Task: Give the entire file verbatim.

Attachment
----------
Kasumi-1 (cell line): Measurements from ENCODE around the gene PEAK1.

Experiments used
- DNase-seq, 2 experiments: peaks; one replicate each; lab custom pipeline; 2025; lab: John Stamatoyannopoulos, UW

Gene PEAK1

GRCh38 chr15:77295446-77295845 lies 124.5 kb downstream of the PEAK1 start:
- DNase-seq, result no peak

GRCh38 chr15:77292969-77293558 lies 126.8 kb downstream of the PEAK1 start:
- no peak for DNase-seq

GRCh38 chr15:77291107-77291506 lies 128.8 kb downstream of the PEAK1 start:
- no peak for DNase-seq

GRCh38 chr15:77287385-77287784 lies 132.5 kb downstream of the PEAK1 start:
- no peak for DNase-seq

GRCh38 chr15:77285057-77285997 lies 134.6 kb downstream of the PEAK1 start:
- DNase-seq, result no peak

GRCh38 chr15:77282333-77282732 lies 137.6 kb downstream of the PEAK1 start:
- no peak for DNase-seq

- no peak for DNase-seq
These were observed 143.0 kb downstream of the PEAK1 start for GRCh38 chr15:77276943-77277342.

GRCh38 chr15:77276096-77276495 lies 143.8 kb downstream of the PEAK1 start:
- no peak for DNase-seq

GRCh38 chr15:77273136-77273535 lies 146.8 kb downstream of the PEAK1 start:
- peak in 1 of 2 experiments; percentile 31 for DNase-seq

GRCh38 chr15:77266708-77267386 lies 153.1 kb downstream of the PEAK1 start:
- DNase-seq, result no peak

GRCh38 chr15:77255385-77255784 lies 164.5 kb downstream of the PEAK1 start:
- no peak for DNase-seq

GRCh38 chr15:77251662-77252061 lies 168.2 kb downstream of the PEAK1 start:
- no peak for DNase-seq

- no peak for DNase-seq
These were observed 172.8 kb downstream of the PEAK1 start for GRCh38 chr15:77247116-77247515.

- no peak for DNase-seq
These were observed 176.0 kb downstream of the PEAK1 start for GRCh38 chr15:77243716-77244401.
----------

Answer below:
Kasumi-1 (cell line): Measurements from ENCODE around the gene PEAK1.

Experiments used
- DNase-seq, 2 experiments: peaks; one replicate each; lab custom pipeline; 2025; lab: John Stamatoyannopoulos, UW

Gene PEAK1

GRCh38 chr15:77295446-77295845 lies 124.5 kb downstream of the PEAK1 start:
- DNase-seq, result no peak

GRCh38 chr15:77292969-77293558 lies 126.8 kb downstream of the PEAK1 start:
- no peak for DNase-seq

GRCh38 chr15:77291107-77291506 lies 128.8 kb downstream of the PEAK1 start:
- no peak for DNase-seq

GRCh38 chr15:77287385-77287784 lies 132.5 kb downstream of the PEAK1 start:
- no peak for DNase-seq

GRCh38 chr15:77285057-77285997 lies 134.6 kb downstream of the PEAK1 start:
- DNase-seq, result no peak

GRCh38 chr15:77282333-77282732 lies 137.6 kb downstream of the PEAK1 start:
- no peak for DNase-seq

- no peak for DNase-seq
These were observed 143.0 kb downstream of the PEAK1 start for GRCh38 chr15:77276943-77277342.

GRCh38 chr15:77276096-77276495 lies 143.8 kb downstream of the PEAK1 start:
- no peak for DNase-seq

GRCh38 chr15:77273136-77273535 lies 146.8 kb downstream of the PEAK1 start:
- peak in 1 of 2 experiments; percentile 31 for DNase-seq

GRCh38 chr15:77266708-77267386 lies 153.1 kb downstream of the PEAK1 start:
- DNase-seq, result no peak

GRCh38 chr15:77255385-77255784 lies 164.5 kb downstream of the PEAK1 start:
- no peak for DNase-seq

GRCh38 chr15:77251662-77252061 lies 168.2 kb downstream of the PEAK1 start:
- no peak for DNase-seq

- no peak for DNase-seq
These were observed 172.8 kb downstream of the PEAK1 start for GRCh38 chr15:77247116-77247515.

- no peak for DNase-seq
These were observed 176.0 kb downstream of the PEAK1 start for GRCh38 chr15:77243716-77244401.